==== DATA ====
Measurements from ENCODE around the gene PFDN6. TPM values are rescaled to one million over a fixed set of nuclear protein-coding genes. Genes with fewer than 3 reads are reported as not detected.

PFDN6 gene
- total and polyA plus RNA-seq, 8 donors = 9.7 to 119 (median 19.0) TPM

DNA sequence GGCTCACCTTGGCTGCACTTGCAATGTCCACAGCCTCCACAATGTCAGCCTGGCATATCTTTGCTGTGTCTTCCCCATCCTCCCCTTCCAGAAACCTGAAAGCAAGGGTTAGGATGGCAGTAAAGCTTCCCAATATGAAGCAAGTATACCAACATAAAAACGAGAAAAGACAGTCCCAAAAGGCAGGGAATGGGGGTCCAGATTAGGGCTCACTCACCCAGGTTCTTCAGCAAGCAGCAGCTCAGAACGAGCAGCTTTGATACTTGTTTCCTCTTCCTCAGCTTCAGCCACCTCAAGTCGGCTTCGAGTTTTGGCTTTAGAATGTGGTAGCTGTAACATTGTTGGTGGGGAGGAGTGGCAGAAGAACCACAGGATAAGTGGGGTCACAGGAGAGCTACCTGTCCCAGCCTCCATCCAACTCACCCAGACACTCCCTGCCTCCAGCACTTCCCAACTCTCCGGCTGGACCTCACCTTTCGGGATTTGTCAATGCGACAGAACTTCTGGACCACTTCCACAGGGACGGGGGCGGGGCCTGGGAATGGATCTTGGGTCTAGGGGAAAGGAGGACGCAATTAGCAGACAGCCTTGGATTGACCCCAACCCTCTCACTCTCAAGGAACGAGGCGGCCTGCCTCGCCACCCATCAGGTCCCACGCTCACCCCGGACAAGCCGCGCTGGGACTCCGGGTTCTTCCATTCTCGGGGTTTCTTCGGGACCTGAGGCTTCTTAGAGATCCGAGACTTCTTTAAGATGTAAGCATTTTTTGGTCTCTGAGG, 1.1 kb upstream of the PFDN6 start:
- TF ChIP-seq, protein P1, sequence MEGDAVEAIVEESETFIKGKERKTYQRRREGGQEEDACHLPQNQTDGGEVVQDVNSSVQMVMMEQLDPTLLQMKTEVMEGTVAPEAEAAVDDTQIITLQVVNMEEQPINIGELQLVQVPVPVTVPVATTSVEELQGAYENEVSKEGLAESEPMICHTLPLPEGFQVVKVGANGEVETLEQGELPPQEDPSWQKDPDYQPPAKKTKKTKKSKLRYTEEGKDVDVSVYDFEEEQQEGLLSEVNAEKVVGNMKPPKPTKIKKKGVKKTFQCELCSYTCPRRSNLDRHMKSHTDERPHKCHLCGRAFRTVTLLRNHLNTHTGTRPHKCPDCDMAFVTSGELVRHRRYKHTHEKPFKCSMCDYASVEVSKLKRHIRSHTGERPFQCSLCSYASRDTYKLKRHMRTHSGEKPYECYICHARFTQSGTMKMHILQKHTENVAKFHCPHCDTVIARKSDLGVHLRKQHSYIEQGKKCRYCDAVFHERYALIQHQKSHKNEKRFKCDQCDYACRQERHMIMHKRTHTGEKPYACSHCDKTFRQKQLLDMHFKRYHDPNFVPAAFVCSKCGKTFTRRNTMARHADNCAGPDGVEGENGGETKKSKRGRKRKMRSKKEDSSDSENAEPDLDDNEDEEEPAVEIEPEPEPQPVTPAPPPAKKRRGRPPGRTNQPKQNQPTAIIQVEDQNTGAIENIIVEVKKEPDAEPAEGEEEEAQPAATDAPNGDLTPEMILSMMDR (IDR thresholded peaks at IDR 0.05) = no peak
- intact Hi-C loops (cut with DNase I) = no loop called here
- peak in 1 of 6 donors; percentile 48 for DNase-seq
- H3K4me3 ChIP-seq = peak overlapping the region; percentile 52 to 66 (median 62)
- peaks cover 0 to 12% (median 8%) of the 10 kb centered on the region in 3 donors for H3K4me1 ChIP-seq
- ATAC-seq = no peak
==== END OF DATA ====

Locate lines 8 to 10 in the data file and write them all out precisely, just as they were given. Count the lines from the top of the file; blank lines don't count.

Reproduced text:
- H3K4me3 ChIP-seq = peak overlapping the region; percentile 52 to 66 (median 62)
- peaks cover 0 to 12% (median 8%) of the 10 kb centered on the region in 3 donors for H3K4me1 ChIP-seq
- ATAC-seq = no peak